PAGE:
On September 22, 2020 the NIH’s NIDDKD, (National Institute of Diabetes and Digestive and Kidney Diseases), announced the award of an STTR grant to Cerovations to fund development of an innovative medical device to reduce the risk of contamination, and subsequent peritonitis, associated with peritoneal dialysis. The project is titled ‘Contamination resistant interconnection for reducing peritoneal dialysis-associated peritonitis -DK126586’. Nearly half a million people in the United States are on dialysis, according to the National Institute of Diabetes and Digestive and Kidney Diseases. Roughly 85% of them travel to a clinic for their treatments. Dialysis patients who travel to clinics are at higher risk of contracting COVID-19 and getting seriously ill with it, said Dr. Anjay Rastogi, director of the UCLA CORE Kidney Program.
The Cerovations’ project is based on a University of Minnesota invention which Cerovations licensed. The inventor, Ibrahim Yekinni, was a member of the University’s Medical Device Fellows program. Tom Viker, Cerovations VP of Research and Development, is the project’s Principal Investigator. Tom, who is also a graduate of the Fellows program, will be working closely with Ibrahim to refine and evaluate the peritoneal dialysis device. Ibrahim observed, ‘During the course of the Fellows’ program, I became interested in finding an elegant, low-cost solution to reduce contamination that could be built directly into the device, and that could also help patients in the under-developed parts of the world.’ Tom added that, ‘This program holds great potential to help thousands of people around the world each year. The design of the interconnection system has progressed considerably and could potentially be ready for clinical evaluations as soon as 2021.’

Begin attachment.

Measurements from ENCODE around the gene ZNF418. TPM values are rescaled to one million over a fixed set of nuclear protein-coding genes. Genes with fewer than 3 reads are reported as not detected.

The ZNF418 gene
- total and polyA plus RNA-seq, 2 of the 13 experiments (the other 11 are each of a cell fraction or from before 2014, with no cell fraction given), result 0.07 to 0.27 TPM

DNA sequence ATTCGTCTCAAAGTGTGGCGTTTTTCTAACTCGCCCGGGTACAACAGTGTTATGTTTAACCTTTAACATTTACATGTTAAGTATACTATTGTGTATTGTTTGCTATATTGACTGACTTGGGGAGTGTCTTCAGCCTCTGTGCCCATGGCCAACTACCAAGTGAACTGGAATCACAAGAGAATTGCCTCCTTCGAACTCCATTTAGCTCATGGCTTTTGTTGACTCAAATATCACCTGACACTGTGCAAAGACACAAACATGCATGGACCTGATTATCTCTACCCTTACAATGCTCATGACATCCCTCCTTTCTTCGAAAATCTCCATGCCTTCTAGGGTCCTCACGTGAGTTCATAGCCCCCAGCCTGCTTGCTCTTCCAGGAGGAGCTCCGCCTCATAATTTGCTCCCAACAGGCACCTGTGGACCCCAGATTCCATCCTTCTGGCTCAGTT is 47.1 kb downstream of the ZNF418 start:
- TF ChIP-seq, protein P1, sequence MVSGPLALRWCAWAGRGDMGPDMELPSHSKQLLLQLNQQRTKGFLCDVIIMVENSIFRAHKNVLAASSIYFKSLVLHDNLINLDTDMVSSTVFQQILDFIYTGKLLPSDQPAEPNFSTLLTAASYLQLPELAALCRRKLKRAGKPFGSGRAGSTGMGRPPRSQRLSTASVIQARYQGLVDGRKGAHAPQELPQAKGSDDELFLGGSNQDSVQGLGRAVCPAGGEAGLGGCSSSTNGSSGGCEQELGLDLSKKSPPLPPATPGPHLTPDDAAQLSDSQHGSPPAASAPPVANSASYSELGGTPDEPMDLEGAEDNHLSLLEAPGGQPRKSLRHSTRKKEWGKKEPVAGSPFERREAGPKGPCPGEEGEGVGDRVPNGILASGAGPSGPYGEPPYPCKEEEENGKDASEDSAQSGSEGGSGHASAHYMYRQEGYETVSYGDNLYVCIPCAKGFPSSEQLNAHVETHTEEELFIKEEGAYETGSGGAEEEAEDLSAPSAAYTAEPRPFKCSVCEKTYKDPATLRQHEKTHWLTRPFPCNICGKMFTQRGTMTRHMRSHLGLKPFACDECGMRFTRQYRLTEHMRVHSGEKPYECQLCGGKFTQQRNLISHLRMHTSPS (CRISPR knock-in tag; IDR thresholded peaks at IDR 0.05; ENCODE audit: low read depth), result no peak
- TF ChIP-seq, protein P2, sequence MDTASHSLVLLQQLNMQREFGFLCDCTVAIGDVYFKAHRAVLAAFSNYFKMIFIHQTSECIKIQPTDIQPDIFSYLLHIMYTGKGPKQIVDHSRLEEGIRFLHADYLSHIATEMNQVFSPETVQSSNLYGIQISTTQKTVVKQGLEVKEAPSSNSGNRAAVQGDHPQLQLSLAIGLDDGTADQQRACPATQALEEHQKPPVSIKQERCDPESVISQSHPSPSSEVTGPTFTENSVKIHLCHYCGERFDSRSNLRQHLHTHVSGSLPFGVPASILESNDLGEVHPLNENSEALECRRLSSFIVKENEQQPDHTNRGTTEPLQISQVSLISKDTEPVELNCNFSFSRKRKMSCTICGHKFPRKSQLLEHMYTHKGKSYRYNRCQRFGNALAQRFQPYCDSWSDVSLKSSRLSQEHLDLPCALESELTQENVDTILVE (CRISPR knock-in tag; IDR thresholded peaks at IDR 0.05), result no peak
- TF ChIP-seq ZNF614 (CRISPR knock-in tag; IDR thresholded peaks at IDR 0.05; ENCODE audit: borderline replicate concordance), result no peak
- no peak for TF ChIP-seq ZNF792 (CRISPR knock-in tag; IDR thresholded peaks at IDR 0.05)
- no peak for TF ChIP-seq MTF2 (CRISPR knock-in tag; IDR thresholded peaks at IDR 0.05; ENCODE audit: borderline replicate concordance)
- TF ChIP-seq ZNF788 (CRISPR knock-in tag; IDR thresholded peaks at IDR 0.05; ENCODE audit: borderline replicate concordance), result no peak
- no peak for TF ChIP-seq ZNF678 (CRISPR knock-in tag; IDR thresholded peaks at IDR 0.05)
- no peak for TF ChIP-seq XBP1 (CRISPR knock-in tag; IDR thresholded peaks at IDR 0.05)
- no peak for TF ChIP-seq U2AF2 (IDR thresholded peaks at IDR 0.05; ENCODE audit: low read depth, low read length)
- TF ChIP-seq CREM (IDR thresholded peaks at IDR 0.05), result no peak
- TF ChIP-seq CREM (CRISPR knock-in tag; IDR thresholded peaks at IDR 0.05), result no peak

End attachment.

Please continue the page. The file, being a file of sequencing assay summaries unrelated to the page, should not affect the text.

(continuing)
Cerovations is a Twin Cities-based early-stage technology accelerator. Cerovations in-licenses promising early stage intellectual property and works with inventors and investigators to apply for NIH small business innovation grants to fund the development projects required to de-risk the technology. Cerovations earned a separate NIH SBIR grant in 2019 for a neurosurgical device to reduce the rates of obstruction in hydrocephalus patients.